It’s sad but very true that a large percentage of us suffer from blemishes on their credit reports. A single blemish may prevent one from obtaining credit. Bad credit is embarrassing, humiliating, and depressing. Most creditors believe that a bad credit report dictates a persons worth and value as a human being.
You are not the first person to decide to put food on the table or keep the lights on rather than pay a credit card bill. Most people faced with the decision will protect their family and love ones first and then pay their creditors. Even the collection agents, would certainly protect themselves first, if faced with the same tough decision.
If a person is in financial trouble, and you push him hard, he might find something ‘wrong’ with your product and offer partial payment. This is face-saving. But it offers an easy chance to get most of your money.
Consider the companies offer very seriously. Believe me, it can be the best thing you can do. You’ll probably still end up with a profit on the deal. (And he’ll be happy, because he’s got a reduction.) You’ll have saved yourself a lot of time. And you’ll probably get more money from the debtor than you’d get in any other way. Also you’ll come away feeling like a good guy. You’re reasonable, you can compromise. Don’t get involved with law courts and endless hassles if you can avoid it. Pride can be very expensive.
I don’t suggest you claim something is wrong when it isn’t, debt negotiation pays for both sides, very often. Make an offer and try to keep calm. The people chasing you for money may listen to you carefully. as long as you stay calm. This is very important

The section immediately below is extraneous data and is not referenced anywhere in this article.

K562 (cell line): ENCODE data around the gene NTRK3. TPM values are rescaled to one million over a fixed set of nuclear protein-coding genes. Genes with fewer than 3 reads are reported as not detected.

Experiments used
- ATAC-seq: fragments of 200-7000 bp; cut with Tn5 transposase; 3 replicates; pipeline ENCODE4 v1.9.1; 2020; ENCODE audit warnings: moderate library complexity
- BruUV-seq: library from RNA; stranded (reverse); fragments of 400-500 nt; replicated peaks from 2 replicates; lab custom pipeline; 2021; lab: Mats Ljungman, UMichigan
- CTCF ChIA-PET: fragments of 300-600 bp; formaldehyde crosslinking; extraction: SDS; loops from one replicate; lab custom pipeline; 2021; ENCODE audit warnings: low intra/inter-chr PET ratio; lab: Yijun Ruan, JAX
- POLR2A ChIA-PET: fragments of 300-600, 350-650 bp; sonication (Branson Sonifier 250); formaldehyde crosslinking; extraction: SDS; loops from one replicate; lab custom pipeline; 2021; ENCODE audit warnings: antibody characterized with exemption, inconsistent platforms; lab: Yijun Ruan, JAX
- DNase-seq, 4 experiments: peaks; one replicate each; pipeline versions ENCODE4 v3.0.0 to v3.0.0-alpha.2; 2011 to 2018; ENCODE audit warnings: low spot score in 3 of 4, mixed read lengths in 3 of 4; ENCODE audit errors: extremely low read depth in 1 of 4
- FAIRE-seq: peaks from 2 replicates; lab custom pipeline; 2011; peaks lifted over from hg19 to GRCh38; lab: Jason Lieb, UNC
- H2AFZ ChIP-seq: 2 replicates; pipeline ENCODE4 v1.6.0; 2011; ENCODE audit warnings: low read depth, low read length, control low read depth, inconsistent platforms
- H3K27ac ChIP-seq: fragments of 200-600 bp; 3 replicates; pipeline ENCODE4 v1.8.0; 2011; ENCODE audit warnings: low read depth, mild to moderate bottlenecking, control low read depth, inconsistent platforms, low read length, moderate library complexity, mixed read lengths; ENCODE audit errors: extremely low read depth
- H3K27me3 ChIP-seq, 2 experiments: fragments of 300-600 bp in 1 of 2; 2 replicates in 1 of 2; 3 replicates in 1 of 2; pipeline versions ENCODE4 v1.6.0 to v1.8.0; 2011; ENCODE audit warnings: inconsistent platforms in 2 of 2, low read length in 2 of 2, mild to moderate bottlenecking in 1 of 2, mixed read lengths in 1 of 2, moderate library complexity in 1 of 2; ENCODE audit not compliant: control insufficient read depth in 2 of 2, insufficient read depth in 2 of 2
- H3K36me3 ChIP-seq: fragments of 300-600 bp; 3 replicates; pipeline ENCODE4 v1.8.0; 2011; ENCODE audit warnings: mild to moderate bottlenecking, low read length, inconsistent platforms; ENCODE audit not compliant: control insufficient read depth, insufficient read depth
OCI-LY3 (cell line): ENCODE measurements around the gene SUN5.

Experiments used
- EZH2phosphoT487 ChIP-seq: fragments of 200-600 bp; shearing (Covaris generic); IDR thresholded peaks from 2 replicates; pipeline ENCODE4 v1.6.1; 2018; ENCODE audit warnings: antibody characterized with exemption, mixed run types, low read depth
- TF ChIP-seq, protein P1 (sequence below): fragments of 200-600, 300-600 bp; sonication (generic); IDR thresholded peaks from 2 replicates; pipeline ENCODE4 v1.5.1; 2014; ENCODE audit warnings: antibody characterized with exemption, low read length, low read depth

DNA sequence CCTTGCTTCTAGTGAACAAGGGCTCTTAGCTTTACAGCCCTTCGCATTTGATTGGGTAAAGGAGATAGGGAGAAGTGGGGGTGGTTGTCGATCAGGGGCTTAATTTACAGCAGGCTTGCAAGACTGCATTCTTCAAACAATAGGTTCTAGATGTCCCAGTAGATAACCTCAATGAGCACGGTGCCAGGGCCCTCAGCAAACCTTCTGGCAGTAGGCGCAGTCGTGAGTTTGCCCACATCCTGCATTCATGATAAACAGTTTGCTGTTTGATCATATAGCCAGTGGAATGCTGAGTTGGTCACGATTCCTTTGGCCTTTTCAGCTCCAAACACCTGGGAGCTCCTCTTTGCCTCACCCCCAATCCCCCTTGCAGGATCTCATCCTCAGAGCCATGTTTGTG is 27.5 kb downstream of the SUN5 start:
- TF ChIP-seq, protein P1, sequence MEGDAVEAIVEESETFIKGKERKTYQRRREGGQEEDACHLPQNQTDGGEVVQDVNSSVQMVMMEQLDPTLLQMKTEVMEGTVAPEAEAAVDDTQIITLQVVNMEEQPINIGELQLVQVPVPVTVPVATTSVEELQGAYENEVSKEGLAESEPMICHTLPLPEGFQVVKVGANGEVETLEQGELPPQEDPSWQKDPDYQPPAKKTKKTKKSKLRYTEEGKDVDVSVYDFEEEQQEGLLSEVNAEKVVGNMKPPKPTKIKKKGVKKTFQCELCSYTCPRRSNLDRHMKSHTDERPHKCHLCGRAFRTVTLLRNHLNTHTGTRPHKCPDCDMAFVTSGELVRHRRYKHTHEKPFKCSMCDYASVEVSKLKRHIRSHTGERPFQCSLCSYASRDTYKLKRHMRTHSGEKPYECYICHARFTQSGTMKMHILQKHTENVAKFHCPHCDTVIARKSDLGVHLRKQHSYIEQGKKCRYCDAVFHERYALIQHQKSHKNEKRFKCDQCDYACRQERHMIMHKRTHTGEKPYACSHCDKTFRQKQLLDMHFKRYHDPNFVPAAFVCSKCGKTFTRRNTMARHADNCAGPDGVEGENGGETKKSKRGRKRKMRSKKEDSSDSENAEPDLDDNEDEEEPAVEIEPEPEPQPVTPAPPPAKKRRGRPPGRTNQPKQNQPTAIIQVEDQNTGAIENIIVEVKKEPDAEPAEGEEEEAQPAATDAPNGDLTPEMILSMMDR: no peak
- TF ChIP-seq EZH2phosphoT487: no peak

Some middle-sized debt collectors specialise in negotiation. They adjust their approach to the type of debtor. They do go out and see the debtor, but mainly with negotiation in mind. Maybe the debtor can pay so much a week? Or he could make an offer that might be OK? Anyway, what’s the real reason this person hasn’t paid? The debt collector wants information, he picks up vibes, he uses his common sense and experience to find some way to make progress. Only as a last resort does he use legal action — and then only if he’s sure there’s really money at the end of it.
A debt collector is often more sensible than you’d expect. But if you slam the door, never answer the phone, and just swear at them and make threats, then their capacity for negotiation and common sense never gets a chance. Try talking to them. Even make an offer, if you really do owe the money (and you aren’t in dispute about that.)
If you’re in a situation, then talk to the debt collector. The debt collector would probably love to negotiate a happy settlement and get it “all done.”